If you will indulge me, I had a “usability issue” the other night that I wanted to share.
Burger King now has a new soda fountain. In fact, it is a solitary (and large) box that very closely resembles the old coolers of the 1950s. The machine features a touch-screen, offering many more soft drink selections than any restaurant I have seen before.
In any event, I had the darndest time trying to figure it out! It may well have been ‘user error’ (I have certainly never been accused of being the sharpest knife in the drawer), but the whole ordeal got me to thinking of, well, “Don’t Make Me Think.”
The machine has only one spout, which is printed in big block letters: “ICE.” I’ll try my best Steve Krug impression here to say I didn’t want ice; I wanted soda.
The next step was to figure out the correct button to push to get the desired soda. Of course, all of the buttons were clumped so close together it was difficult to see any separation at all. In the worst case scenario, I would get the wrong drink and have to try again. But that would be wasteful at best and, possibly, considered stealing.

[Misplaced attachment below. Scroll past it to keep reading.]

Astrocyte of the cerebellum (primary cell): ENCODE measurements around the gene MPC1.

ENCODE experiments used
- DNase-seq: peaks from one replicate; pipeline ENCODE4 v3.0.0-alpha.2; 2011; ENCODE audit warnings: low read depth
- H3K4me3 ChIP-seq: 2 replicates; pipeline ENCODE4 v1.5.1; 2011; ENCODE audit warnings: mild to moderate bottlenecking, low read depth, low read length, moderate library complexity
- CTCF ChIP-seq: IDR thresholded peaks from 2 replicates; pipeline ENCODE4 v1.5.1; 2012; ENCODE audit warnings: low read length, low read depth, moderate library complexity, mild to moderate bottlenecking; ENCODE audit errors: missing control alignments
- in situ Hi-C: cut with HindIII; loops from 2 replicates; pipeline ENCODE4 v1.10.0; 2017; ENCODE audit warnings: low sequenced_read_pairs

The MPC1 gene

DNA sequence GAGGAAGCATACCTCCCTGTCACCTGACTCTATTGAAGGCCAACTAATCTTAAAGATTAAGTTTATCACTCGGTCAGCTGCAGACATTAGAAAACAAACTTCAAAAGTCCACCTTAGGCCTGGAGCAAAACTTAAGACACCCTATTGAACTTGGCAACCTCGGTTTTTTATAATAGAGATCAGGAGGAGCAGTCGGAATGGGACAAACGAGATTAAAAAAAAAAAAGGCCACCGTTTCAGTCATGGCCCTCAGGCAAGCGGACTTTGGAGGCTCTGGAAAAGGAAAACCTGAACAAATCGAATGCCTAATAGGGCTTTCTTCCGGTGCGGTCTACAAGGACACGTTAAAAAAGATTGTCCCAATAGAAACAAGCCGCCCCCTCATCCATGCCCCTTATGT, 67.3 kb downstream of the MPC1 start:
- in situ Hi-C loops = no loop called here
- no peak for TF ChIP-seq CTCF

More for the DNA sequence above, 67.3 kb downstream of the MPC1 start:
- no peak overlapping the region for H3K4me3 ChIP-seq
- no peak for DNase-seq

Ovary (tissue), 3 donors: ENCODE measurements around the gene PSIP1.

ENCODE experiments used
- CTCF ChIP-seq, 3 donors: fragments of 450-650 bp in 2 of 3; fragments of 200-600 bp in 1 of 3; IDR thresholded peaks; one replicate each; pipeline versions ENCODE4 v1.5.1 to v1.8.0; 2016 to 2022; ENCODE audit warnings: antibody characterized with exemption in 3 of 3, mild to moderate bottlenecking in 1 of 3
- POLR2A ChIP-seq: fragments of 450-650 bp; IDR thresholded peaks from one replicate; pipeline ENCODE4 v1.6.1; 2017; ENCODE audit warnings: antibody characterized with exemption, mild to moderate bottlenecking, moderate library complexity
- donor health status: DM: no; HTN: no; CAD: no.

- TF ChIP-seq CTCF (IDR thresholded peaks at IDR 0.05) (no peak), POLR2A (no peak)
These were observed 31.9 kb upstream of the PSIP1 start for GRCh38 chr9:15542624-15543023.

I noticed several other customers having the same trouble as I did. Of course, none of us noticed (or, I suppose, sought out) the instructions on the other end of the counter. Perhaps we just assumed that we would (or should) be able to figure it out on our own.
In the end, everyone left well-hydrated and happy, but I couldn’t help but think of the old cliché: “If it ain’t broke, don’t fix it.”
Whether it’s a web link that doesn’t point to the correct website, or a soda machine that doesn’t readily dispense soda (at least not without some thought), forcing users to ‘think’ too much typically does not end well. I certainly never dreamed I would encounter a usability issue in a fast-food joint!
Though written before the advent of the Internet, the book “The Design of Everyday Things” features many of these ‘head-scratcher’ moments. Oh, what a life!
by Enid Ahylhienatta | Technology Consultant | Gaseoustania Tonight